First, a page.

DC Comics recently saw a backlash from the LGBT community for hiring Orson Scott Card, who has been called homophobic. The company issued a statement supporting his personal freedom of speech but they clearly don’t share his views.
In Batgirl #19 Barbara Gordon AKA Batgirl comes clean to roommate, Alysia Yeoh who reciprocates by revealing she’s a transgender woman (bisexual).
Alysia won’t be a “public service announcement” writer Gail Simone told Wired.
“Being trans is just part of her story,” she explained. “If someone loved her before, and doesn’t love her after, well — that’s a shame, but we can’t let that kind of thinking keep comics in the 1950s forever.”
This won’t be the first instance of gender bending in the DC universe, which is a world of magic, shape-shifting, brain-swapping, and cloning.
“Those characters exist [and] that’s great, but I wanted to have trans characters who aren’t fantasy-based,” she acknowledged. “And I feel like there’s a lot there yet to do.”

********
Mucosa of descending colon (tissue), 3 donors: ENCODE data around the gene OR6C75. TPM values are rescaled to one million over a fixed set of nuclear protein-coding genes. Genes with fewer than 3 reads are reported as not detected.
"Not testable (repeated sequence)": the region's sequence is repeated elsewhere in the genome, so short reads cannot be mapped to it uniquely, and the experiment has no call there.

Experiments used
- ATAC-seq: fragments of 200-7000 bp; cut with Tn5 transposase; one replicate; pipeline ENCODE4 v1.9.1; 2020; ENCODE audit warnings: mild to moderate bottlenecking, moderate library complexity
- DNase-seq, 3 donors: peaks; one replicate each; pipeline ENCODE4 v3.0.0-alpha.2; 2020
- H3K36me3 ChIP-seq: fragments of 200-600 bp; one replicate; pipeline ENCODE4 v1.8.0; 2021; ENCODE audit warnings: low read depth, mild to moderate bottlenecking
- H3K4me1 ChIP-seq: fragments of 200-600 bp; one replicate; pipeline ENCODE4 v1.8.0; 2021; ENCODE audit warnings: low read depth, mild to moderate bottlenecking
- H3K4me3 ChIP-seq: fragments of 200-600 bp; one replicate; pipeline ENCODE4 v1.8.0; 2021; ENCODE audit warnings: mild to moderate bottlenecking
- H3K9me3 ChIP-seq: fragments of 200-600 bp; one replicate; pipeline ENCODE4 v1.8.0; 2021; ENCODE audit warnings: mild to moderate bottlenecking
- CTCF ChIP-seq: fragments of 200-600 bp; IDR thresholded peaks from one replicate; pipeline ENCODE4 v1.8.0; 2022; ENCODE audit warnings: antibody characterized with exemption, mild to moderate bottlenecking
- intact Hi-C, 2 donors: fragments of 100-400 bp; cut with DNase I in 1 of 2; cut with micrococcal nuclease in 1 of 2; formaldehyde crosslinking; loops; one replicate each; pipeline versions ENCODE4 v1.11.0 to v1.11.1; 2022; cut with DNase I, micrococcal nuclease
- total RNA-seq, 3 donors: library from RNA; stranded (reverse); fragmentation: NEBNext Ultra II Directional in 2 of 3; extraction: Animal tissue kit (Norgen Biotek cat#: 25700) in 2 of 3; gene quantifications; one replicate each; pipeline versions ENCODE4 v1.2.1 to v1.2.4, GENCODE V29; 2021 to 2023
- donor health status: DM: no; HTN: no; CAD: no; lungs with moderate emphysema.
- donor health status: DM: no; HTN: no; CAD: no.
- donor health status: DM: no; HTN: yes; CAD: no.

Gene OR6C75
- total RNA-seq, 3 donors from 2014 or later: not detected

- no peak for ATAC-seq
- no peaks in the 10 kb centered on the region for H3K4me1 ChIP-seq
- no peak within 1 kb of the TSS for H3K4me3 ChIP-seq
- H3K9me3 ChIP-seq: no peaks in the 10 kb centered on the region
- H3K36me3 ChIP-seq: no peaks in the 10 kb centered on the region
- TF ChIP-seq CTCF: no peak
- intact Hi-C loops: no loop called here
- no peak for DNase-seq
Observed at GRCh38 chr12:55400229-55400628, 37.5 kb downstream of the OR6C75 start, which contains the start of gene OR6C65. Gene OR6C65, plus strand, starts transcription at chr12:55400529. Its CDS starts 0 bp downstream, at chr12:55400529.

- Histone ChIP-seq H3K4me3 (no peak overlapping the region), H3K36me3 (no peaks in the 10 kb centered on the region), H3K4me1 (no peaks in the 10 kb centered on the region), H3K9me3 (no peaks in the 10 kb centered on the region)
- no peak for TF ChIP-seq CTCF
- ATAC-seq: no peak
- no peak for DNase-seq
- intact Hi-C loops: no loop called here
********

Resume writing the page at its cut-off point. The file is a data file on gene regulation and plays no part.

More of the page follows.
Marvel comics featured just such a magical transformation in Avengers Arena #8. Katy Bashir AKA Apex has an emotional outburst. “No one ever understands,” she says before passing out in a pile of snow. She emerges as boy named Tim, which would certainly come as a shock to her womanizing boyfriend, Kid Briton, that is if he hadn’t been killed in the previous issue.
A more down-to-Earth example takes place in FF #6. The Fantastic Four adopt a group of super evolved Moloids, subterranean mutants that typically lack any gender. They initially assumed male identity as demonstrated by a very creepy Valentine’s Day issue but Tong admits he’s been living a lie.
“I have a girl inside of me,” he declares. “I tried to be a boy like you, but there is no boy here. And I do not wish to be what I am not any longer.”
His brothers embrace him and they proudly parade around the Baxter Building. Scott Lang AKA Ant-Man is noticeably confused but Darla Deering AKA Miss Thing cheers, “Good for her.”